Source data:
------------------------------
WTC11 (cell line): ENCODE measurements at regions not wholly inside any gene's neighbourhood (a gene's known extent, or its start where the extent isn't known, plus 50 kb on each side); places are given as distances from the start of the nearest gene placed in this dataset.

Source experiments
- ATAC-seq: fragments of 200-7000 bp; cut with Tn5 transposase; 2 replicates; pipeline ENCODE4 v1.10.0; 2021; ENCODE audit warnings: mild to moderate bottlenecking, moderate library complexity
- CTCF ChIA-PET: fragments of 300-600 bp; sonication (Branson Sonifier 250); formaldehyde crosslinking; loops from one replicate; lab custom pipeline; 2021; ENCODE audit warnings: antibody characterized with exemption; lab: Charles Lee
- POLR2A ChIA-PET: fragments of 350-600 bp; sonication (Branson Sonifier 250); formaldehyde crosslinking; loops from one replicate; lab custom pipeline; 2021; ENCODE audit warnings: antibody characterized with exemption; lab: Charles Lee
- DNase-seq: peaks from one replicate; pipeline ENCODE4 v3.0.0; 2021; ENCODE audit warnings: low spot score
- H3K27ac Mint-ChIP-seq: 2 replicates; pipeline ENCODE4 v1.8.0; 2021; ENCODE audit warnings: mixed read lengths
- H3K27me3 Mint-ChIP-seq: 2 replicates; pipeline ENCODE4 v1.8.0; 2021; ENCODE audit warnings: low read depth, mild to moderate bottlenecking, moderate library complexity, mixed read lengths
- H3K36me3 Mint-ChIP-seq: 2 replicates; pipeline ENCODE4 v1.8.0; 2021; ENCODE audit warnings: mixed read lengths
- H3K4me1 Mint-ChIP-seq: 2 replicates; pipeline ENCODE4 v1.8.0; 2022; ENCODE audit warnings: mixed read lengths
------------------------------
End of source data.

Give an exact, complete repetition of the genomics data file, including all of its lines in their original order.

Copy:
WTC11 (cell line): ENCODE measurements at regions not wholly inside any gene's neighbourhood (a gene's known extent, or its start where the extent isn't known, plus 50 kb on each side); places are given as distances from the start of the nearest gene placed in this dataset.

Source experiments
- ATAC-seq: fragments of 200-7000 bp; cut with Tn5 transposase; 2 replicates; pipeline ENCODE4 v1.10.0; 2021; ENCODE audit warnings: mild to moderate bottlenecking, moderate library complexity
- CTCF ChIA-PET: fragments of 300-600 bp; sonication (Branson Sonifier 250); formaldehyde crosslinking; loops from one replicate; lab custom pipeline; 2021; ENCODE audit warnings: antibody characterized with exemption; lab: Charles Lee
- POLR2A ChIA-PET: fragments of 350-600 bp; sonication (Branson Sonifier 250); formaldehyde crosslinking; loops from one replicate; lab custom pipeline; 2021; ENCODE audit warnings: antibody characterized with exemption; lab: Charles Lee
- DNase-seq: peaks from one replicate; pipeline ENCODE4 v3.0.0; 2021; ENCODE audit warnings: low spot score
- H3K27ac Mint-ChIP-seq: 2 replicates; pipeline ENCODE4 v1.8.0; 2021; ENCODE audit warnings: mixed read lengths
- H3K27me3 Mint-ChIP-seq: 2 replicates; pipeline ENCODE4 v1.8.0; 2021; ENCODE audit warnings: low read depth, mild to moderate bottlenecking, moderate library complexity, mixed read lengths
- H3K36me3 Mint-ChIP-seq: 2 replicates; pipeline ENCODE4 v1.8.0; 2021; ENCODE audit warnings: mixed read lengths
- H3K4me1 Mint-ChIP-seq: 2 replicates; pipeline ENCODE4 v1.8.0; 2022; ENCODE audit warnings: mixed read lengths